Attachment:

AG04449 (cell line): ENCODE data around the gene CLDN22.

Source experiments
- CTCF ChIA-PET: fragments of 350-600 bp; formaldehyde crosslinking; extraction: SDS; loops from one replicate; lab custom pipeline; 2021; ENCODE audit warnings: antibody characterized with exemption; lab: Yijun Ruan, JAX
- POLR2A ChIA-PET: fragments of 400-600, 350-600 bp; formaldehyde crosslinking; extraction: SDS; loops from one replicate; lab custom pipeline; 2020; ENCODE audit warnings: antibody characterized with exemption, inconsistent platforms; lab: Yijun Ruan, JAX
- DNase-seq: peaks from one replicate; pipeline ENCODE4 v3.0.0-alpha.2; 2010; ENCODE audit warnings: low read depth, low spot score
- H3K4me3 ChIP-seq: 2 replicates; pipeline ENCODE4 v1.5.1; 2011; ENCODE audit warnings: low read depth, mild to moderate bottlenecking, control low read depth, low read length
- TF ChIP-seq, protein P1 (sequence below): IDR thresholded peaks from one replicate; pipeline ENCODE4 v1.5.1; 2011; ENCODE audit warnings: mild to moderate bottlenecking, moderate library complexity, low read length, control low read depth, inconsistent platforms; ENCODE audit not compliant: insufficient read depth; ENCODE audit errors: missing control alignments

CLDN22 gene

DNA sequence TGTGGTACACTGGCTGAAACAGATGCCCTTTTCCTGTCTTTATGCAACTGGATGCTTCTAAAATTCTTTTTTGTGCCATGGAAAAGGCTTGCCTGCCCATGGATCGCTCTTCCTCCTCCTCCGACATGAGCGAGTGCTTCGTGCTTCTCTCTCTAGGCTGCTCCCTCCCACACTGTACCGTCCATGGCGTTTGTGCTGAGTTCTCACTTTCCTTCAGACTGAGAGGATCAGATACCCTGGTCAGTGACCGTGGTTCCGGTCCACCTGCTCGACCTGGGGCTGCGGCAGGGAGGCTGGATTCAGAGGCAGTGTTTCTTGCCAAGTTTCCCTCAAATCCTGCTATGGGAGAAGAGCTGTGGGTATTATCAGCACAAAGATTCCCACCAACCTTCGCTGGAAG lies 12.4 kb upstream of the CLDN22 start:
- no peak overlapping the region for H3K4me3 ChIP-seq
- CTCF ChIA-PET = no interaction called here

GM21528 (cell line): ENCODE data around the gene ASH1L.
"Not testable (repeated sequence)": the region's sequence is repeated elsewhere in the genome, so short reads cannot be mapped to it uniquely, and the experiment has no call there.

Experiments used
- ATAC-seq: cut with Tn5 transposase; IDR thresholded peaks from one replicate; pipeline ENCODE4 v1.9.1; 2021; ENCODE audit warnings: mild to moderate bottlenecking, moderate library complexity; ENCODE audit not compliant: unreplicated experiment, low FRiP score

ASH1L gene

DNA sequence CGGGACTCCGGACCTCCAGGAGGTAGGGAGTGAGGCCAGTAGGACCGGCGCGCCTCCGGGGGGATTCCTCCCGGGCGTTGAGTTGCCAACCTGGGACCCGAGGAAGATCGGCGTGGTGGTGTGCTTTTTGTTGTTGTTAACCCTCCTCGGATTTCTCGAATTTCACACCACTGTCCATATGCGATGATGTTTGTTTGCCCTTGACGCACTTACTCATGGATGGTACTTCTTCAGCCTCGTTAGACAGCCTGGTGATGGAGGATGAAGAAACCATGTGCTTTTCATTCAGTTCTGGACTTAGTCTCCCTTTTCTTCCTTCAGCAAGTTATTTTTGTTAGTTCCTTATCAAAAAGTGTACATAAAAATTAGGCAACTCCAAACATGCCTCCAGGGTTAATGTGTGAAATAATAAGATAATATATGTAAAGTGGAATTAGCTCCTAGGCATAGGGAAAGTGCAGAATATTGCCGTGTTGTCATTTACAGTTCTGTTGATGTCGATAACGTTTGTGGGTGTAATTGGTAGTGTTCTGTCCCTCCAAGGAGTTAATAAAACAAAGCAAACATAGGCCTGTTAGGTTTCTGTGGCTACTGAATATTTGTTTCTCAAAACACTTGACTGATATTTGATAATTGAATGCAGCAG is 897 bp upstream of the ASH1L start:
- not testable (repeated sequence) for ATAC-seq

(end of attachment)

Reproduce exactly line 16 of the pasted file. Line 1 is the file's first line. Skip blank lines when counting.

ASH1L gene